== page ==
'52 Tuesdays’ Is a Clever and Sensitive Look at Transgender Parenthood
We talked to director Sophie Hyde about her new film, which was shot only on Tuesdays, every Tuesday, for one whole year.
52 Tuesdays is a film that can only be described as groundbreaking. Exploring transgender parenthood, an underage three-way relationship, online nudity, and more. The film follows Jane, a 37-year-old, who embarks on a transition into a he named James. We see the impact this has on his family, in particular his 16-year-old daughter, Billie, who is also transitioning, in her own way, into adulthood.
As their time together is limited to Tuesdays, the film tracks the events of these 52 Tuesdays of the year. Filmed in real time every Tuesday, over the course of 12 months, we are constantly reminded that "a lot can happen in a year."
Australian director Sophie Hyde's background in documentary filmmaking is clear here in her first feature film. She captures all the grey areas and difficulties of transitioning by experimenting with the form: using film within film, and constantly asking questions of the audience. It's no surprise that the film has already won and been nominated for a ton of awards around the world.
We talked to Sophie to find out more about transgender parenthood, sexual experimentation, and authenticity in filmmaking.
VICE: As your first feature drama, why did you choose to make this film?
Sophie Hyde: My co-writer, Matt, came up with this idea. "Let's make a film called 52 Tuesdays where every Tuesday two people meet and we film it only on Tuesdays." I was like, "This is crazy! But also really interesting." The form came first and it was later that we explored what the story would be—we were writing as we went as well.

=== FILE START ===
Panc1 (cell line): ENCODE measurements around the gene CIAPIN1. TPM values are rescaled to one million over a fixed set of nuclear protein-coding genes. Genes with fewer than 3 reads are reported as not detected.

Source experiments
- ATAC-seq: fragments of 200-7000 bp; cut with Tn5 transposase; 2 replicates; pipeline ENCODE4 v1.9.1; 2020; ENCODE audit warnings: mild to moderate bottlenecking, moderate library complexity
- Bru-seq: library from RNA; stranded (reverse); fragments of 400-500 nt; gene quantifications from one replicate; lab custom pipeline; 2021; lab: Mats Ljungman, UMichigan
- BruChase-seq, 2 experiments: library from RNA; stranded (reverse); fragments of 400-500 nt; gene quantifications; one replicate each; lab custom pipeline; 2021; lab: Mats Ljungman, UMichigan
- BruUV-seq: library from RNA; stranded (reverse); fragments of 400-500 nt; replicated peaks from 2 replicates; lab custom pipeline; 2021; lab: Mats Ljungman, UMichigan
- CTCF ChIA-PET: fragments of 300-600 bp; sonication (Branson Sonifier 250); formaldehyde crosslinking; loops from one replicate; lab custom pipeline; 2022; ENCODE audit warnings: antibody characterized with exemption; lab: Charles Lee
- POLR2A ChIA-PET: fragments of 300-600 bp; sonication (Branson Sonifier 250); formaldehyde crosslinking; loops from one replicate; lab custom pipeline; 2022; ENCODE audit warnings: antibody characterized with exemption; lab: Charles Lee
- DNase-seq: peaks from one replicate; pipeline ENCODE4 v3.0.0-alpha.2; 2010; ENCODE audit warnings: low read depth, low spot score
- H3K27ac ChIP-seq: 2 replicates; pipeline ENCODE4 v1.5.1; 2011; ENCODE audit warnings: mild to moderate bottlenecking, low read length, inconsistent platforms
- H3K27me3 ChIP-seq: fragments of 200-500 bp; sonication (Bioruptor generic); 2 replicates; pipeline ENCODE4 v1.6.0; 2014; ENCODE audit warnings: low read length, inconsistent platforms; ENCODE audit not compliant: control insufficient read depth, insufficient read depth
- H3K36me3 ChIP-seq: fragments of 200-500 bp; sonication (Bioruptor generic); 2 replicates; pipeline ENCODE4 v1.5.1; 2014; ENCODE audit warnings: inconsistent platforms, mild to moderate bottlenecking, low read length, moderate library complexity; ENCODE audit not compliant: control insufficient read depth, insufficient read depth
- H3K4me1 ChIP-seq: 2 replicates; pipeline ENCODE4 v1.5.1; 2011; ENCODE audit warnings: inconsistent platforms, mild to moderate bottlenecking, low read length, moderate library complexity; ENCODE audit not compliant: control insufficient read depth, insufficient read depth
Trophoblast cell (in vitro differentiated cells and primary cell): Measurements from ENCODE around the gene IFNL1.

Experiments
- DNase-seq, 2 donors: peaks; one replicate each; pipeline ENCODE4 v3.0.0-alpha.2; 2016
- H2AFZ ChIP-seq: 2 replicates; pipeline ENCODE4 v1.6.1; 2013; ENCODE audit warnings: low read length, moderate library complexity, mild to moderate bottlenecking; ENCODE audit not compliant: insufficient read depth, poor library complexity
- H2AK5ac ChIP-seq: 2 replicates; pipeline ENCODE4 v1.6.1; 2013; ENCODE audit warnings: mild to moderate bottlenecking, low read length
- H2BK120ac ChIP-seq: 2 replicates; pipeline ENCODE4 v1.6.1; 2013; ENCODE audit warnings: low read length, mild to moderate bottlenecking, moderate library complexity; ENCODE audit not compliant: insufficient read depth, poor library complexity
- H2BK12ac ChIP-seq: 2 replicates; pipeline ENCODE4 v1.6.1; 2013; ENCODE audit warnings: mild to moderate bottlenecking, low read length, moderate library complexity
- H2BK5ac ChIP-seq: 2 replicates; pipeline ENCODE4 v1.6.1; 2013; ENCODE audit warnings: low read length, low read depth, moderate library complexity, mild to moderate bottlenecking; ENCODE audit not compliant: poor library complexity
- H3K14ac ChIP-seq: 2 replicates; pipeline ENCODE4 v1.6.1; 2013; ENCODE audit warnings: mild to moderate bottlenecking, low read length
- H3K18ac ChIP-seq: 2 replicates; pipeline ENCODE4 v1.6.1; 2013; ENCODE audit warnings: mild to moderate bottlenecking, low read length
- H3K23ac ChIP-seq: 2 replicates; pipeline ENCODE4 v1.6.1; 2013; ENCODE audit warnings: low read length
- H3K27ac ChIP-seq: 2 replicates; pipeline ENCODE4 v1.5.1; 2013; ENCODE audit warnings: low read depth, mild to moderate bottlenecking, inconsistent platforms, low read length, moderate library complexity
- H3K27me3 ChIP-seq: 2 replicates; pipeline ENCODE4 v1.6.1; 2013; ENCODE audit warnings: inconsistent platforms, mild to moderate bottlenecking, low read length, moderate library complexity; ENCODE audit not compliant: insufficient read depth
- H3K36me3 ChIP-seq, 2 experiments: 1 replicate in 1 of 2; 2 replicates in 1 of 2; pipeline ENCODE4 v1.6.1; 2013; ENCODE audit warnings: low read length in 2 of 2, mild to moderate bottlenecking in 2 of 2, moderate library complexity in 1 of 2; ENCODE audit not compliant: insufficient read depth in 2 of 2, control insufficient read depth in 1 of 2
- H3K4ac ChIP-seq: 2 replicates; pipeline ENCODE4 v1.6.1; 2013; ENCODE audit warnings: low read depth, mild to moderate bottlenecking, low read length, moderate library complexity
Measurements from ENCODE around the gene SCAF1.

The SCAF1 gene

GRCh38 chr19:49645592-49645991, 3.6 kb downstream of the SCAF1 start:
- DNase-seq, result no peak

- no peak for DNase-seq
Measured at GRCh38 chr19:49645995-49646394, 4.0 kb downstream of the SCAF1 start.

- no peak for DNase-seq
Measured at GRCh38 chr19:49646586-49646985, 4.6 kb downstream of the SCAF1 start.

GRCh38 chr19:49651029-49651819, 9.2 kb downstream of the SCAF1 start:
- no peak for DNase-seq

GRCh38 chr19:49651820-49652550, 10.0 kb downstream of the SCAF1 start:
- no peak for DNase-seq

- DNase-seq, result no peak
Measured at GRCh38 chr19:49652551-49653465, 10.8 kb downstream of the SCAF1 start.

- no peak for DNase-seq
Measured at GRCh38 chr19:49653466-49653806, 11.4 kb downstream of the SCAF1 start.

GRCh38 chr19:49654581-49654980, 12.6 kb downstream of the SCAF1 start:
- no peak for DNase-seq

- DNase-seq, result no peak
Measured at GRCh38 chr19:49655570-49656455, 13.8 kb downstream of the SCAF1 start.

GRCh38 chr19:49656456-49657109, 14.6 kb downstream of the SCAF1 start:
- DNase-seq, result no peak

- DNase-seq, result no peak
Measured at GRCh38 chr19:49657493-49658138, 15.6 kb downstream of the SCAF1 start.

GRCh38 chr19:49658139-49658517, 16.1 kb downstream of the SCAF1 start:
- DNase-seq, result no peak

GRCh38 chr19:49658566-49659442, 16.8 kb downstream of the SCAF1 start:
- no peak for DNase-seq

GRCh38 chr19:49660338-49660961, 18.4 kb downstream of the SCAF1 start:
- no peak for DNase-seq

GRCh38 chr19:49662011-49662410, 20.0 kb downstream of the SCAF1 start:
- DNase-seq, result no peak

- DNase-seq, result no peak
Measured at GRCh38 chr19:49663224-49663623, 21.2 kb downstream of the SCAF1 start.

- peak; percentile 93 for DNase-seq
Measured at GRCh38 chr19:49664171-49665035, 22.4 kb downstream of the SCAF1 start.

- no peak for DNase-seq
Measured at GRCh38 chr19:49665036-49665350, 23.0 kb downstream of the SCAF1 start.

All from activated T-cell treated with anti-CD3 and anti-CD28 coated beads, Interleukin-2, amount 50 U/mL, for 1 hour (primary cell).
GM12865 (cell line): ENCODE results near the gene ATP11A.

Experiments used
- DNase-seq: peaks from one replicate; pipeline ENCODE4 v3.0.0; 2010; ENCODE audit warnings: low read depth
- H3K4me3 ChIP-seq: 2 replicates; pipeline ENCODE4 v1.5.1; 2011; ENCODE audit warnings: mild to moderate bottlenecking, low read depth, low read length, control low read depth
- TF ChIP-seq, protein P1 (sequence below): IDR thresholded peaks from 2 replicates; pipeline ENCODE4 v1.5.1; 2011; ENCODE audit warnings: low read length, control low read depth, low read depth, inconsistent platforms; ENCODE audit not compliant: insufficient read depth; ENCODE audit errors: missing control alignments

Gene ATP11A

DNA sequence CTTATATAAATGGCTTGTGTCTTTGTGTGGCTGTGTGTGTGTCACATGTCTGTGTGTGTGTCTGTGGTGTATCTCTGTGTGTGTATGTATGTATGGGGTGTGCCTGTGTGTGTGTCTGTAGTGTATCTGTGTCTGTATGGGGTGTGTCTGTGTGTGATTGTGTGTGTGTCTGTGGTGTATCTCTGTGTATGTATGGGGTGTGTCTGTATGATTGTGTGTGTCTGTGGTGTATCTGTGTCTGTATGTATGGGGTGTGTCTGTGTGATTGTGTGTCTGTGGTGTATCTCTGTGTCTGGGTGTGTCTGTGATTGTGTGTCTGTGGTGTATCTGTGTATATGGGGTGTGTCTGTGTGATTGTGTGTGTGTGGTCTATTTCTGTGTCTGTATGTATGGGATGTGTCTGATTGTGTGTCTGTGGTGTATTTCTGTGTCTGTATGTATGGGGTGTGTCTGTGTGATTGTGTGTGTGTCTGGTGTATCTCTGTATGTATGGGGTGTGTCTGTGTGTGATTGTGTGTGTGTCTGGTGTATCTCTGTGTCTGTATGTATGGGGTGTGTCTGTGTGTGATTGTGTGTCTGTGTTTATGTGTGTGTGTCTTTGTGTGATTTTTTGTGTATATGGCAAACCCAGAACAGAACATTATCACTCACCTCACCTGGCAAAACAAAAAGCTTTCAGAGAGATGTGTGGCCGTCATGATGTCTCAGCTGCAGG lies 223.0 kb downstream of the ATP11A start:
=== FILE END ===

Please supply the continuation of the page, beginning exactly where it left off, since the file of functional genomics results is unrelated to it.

You only let the actors see their lines a week before? Why?
We didn't give the actors their scripts because it was a year of filmmaking and we felt that the cast would get bored if they knew the story the whole time. It's a long time to stay with that, to be real within it and not pre-empt things.
How did you make sure you created an accurate depiction of your transgender character, James?
For James, we were looking for someone who shared a similar experience and what we ended up with was Del Herbert-Jane. The actor playing James is actually very different from James as a character; James is a transgender man, but Del is someone that doesn't identify as conforming to gender. Not he or she, just Del. So quite different from our character actually. But there is a shared experience somewhere in there, which was important.
We did a lot of research, looking broadly at the diverse gender community and that was fascinating and enlightening for many of us. But at the same time, we also had to put that aside and think about James as a character made up of many things—including being a mother and being a certain age and a certain kind of person. We had to put aside the idea that we were representing the transgender community and kind of create a film about a person.
The pronouns used to refer to James varied between characters, was the script fixed or something that you changed?
It changed because we would do rehearsals three times a week, so it was a collaboration with the cast and Matt, our writer. In terms of pronouns, the dad, Tom, uses "she" a fair bit, and we kind of wanted to raise that, without it being a huge deal. It's not always easy for people to get it right, even if they're trying to. If they've lived with a person for like 20 to 25 years, its really hard to learn to change a pronoun.
What do you think the added complications are of parenting while you're transitioning?